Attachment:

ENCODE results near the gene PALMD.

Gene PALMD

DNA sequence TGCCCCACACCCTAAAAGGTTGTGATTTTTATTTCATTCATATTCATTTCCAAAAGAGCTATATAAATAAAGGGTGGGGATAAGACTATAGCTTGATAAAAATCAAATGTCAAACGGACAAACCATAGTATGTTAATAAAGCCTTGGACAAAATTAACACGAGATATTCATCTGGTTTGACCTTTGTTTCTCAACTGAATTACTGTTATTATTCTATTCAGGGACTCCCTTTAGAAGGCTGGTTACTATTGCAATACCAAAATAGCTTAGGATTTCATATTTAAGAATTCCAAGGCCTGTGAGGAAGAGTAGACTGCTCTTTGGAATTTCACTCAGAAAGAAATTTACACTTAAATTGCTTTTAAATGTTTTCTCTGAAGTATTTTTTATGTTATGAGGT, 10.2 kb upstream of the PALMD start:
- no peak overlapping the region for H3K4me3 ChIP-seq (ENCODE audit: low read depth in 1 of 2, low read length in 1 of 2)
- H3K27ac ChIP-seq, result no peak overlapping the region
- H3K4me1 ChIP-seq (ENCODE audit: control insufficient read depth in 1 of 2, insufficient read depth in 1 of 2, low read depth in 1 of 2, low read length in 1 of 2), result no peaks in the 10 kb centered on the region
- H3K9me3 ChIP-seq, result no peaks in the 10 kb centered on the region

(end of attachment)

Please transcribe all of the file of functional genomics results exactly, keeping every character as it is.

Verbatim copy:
ENCODE results near the gene PALMD.

Gene PALMD

DNA sequence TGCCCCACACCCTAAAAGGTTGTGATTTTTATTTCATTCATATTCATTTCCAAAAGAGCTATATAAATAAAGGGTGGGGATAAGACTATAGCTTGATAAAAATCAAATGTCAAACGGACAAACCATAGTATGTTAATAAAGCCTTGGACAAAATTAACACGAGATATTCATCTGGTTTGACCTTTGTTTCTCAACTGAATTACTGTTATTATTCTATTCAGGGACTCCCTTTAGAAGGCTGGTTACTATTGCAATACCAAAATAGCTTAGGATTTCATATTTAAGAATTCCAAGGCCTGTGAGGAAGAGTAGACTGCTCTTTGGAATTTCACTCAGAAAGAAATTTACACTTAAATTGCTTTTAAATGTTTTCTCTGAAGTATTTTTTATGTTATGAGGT, 10.2 kb upstream of the PALMD start:
- no peak overlapping the region for H3K4me3 ChIP-seq (ENCODE audit: low read depth in 1 of 2, low read length in 1 of 2)
- H3K27ac ChIP-seq, result no peak overlapping the region
- H3K4me1 ChIP-seq (ENCODE audit: control insufficient read depth in 1 of 2, insufficient read depth in 1 of 2, low read depth in 1 of 2, low read length in 1 of 2), result no peaks in the 10 kb centered on the region
- H3K9me3 ChIP-seq, result no peaks in the 10 kb centered on the region